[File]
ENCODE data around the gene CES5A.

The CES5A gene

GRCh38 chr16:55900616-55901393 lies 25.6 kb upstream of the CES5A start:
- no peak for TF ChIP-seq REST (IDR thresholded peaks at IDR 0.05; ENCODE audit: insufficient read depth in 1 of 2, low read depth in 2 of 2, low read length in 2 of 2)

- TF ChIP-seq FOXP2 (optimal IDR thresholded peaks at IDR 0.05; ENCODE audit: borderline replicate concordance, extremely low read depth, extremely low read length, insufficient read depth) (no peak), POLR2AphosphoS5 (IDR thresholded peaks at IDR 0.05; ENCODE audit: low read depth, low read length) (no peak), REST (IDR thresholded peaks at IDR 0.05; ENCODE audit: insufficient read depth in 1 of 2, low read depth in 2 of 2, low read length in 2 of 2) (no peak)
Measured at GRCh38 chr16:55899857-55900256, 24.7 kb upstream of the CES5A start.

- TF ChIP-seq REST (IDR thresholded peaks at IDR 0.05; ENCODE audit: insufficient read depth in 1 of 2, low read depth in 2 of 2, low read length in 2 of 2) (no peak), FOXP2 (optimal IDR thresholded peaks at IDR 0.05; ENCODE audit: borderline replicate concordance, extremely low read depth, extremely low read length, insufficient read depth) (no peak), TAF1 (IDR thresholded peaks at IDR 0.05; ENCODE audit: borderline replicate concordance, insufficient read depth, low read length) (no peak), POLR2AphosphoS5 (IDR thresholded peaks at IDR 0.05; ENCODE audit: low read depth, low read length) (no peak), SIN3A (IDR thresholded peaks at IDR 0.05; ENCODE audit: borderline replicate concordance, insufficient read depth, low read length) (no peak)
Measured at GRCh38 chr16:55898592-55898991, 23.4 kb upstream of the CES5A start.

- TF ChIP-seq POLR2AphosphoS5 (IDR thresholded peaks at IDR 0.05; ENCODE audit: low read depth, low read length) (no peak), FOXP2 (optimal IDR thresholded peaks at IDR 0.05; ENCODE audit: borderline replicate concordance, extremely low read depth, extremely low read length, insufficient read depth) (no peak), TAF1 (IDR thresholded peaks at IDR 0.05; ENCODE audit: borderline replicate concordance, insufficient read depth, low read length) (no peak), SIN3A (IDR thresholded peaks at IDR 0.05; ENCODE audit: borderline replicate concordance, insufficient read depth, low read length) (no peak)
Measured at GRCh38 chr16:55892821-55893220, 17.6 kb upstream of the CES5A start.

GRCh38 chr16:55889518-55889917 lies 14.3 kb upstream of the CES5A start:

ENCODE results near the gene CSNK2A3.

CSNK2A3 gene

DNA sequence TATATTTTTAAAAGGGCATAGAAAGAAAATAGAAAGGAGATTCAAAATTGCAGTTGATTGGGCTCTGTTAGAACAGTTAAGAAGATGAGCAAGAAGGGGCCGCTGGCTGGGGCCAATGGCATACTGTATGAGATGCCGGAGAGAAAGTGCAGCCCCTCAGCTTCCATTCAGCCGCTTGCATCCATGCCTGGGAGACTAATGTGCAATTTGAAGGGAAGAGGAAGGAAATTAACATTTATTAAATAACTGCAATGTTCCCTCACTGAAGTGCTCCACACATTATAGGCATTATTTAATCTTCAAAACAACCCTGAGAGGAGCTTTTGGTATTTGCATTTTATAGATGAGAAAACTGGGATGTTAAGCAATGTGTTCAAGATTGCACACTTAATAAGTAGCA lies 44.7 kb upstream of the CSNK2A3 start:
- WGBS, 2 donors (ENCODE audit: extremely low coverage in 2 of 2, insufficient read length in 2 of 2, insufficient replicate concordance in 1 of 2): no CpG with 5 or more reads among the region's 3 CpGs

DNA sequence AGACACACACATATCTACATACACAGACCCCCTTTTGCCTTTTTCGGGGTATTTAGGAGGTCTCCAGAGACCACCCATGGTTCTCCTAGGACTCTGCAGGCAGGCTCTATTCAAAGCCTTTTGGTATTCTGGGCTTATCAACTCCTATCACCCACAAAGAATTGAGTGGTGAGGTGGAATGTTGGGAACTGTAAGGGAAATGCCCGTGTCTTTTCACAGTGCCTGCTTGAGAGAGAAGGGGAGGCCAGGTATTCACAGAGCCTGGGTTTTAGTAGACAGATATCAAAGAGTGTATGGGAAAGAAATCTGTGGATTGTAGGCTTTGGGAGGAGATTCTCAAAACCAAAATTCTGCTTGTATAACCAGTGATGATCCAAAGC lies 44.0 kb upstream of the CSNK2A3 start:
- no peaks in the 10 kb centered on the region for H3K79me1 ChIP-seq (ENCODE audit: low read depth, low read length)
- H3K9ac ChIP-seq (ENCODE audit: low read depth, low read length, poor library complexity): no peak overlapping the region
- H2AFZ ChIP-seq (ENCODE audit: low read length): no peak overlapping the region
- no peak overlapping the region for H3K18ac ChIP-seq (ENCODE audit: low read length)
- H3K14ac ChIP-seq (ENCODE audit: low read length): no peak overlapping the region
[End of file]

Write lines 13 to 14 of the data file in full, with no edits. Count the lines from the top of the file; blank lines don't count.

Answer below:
CSNK2A3 gene

DNA sequence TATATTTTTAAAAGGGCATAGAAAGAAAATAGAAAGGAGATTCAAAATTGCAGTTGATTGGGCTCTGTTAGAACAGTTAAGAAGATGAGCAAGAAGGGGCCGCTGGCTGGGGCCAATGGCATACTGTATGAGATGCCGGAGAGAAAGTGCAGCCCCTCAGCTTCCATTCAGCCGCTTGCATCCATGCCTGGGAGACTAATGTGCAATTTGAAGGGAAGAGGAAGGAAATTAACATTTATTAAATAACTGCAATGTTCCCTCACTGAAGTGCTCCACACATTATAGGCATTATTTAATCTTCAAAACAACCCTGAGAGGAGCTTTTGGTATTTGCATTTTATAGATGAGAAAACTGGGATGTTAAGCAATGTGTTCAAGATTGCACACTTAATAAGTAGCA lies 44.7 kb upstream of the CSNK2A3 start: